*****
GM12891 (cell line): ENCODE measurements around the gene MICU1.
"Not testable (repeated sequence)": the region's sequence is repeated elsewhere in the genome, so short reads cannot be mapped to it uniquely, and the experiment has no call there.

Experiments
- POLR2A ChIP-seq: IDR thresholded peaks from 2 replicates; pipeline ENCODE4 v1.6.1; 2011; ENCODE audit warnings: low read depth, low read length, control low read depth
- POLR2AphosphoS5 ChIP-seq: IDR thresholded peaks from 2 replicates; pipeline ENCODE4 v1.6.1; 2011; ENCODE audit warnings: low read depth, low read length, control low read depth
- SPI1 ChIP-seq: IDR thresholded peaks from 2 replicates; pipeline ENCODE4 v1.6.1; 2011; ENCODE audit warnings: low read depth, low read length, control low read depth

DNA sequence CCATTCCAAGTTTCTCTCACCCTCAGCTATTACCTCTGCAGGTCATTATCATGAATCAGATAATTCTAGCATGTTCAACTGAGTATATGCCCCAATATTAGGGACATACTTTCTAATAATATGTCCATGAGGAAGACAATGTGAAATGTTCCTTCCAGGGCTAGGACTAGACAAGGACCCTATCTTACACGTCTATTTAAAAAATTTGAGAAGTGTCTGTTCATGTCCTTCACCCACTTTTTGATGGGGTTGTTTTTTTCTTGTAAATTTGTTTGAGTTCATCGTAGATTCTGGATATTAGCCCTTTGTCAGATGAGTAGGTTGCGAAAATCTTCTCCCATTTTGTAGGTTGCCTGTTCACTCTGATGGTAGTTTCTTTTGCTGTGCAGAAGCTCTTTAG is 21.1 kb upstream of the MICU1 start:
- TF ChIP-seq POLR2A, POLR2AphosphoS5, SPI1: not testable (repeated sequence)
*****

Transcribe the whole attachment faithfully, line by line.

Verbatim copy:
GM12891 (cell line): ENCODE measurements around the gene MICU1.
"Not testable (repeated sequence)": the region's sequence is repeated elsewhere in the genome, so short reads cannot be mapped to it uniquely, and the experiment has no call there.

Experiments
- POLR2A ChIP-seq: IDR thresholded peaks from 2 replicates; pipeline ENCODE4 v1.6.1; 2011; ENCODE audit warnings: low read depth, low read length, control low read depth
- POLR2AphosphoS5 ChIP-seq: IDR thresholded peaks from 2 replicates; pipeline ENCODE4 v1.6.1; 2011; ENCODE audit warnings: low read depth, low read length, control low read depth
- SPI1 ChIP-seq: IDR thresholded peaks from 2 replicates; pipeline ENCODE4 v1.6.1; 2011; ENCODE audit warnings: low read depth, low read length, control low read depth

DNA sequence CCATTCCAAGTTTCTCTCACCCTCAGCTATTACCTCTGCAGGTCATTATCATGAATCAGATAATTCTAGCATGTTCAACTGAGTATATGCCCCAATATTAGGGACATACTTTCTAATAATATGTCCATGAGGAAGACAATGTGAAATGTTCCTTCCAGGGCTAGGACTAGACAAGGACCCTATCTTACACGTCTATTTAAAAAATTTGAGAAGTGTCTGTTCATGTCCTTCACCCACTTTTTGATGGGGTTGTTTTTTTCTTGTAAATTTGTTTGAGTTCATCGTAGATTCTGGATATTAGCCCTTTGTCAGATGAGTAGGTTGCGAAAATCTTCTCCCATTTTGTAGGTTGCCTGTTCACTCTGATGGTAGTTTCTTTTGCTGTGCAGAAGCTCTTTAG is 21.1 kb upstream of the MICU1 start:
- TF ChIP-seq POLR2A, POLR2AphosphoS5, SPI1: not testable (repeated sequence)